At that time the disciples came to Jesus and asked, “Who, then, is the greatest in the kingdom of heaven?” He called a little child to him, and placed the child among them. And he said: “Truly I tell you, unless you change and become like little children, you will never enter the kingdom of heaven. Therefore, whoever takes the lowly position of this child is the greatest in the kingdom of heaven. And whoever welcomes one such child in my name welcomes me. See that you do not despise one of these little ones. For I tell you that their angels in heaven always see the face of my Father in heaven.”
Have you heard the song, “Behold how good and pleasant it is for brothers to dwell together”? This song is inspired by Psalms 133:1, and I am sure that all of us would find it extremely good and pleasant if everybody in the church got along with each other, but unfortunately what we usually get to behold is how bad and unpleasant it is to see brothers fighting with each other!
This isn’t anything new, and we see the apostles doing this as well, bickering among themselves about who was the greatest among them. Competition can be healthy when it spurs one on to greater heights, but more often than not our competitive spirit results in senseless battles where there are no winners, only losers. And when it comes to the church, it is utterly disgusting. The early church in Corinth was an example of this.
They were divided for many reasons. One was because there were several leaders, each with his own following. This prompted Paul to rebuke them. “You are still worldly. For since there is jealousy and quarrelling among you, are you not worldly? Are you not acting like mere humans? For when one says, “I follow Paul,” and another, “I follow Apollos,” are you not mere human beings?” (1 Corinthians 3:3-5)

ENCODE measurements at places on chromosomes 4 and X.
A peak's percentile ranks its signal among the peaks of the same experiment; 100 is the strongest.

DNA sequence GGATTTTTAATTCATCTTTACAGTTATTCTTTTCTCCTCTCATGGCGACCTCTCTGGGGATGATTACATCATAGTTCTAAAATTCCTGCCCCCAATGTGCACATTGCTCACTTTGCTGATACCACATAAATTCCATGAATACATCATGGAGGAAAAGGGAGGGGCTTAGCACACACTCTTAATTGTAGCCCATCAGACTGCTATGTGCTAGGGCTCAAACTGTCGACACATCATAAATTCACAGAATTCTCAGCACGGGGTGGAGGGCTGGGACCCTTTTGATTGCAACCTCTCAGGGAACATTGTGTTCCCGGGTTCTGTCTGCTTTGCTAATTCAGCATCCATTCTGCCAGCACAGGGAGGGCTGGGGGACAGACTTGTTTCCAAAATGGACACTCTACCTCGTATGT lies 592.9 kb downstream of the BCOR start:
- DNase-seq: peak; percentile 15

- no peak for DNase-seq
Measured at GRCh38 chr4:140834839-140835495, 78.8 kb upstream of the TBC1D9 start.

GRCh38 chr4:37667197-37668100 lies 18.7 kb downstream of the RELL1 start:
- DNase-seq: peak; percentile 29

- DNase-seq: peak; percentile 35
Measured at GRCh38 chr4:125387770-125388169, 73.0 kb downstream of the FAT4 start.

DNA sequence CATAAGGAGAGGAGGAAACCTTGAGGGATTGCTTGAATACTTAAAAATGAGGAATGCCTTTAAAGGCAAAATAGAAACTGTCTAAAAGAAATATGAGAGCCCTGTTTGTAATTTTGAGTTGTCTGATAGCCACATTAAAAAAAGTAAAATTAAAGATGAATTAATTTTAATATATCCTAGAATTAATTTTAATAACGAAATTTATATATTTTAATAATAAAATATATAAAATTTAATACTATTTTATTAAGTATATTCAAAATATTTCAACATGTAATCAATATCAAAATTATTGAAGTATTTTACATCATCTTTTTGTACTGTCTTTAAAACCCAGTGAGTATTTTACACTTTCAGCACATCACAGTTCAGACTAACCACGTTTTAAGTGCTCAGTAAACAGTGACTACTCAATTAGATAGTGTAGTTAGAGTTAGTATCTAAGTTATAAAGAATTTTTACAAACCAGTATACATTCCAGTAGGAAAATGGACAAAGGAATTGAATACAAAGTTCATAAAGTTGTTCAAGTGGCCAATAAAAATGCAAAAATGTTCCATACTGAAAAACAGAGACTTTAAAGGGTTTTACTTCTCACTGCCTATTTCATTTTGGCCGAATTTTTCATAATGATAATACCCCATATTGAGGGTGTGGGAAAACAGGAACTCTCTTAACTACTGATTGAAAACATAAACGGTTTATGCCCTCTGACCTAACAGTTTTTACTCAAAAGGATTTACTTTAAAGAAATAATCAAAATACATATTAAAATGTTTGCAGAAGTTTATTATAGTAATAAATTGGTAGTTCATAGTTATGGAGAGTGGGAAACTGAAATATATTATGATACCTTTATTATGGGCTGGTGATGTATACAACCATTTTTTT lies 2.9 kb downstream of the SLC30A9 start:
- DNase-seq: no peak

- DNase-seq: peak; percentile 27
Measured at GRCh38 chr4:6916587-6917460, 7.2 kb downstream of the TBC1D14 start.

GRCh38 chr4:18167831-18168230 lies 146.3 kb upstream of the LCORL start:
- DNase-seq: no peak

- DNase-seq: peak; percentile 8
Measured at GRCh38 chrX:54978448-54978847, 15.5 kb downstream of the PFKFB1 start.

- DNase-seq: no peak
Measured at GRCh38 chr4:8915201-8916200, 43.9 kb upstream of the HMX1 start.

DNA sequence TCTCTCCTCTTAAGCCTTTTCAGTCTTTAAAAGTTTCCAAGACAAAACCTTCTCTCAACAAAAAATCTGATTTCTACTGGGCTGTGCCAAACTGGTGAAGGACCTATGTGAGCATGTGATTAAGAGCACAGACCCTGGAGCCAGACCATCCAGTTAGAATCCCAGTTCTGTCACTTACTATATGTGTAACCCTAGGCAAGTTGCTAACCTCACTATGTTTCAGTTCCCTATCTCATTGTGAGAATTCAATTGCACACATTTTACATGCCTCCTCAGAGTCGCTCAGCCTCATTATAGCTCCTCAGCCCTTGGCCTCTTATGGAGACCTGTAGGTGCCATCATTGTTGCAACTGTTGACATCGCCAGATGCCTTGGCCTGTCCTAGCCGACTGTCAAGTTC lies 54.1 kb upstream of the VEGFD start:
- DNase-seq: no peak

Another reason for their division was that some thought themselves superior to others because they had what they believed were greater gifts. Paul rebuked them too telling them they were all part of one body. “But God has put the body together, giving greater honor to the parts that lacked it, so that there should be no division in the body, but that its parts should have equal concern for each other.
Then he continues, and I want us to really take heed of this. “If one part suffers, every part suffers with it; if one part is honored, every part rejoices with it” (1 Corinthians 12:24-26). You cannot hurt another church or another ministry or another leader without hurting the body of Christ; everybody suffers. Conversely, if we honor other churches and other ministries and other leaders, we honor Christ.
How about we start honoring Christ?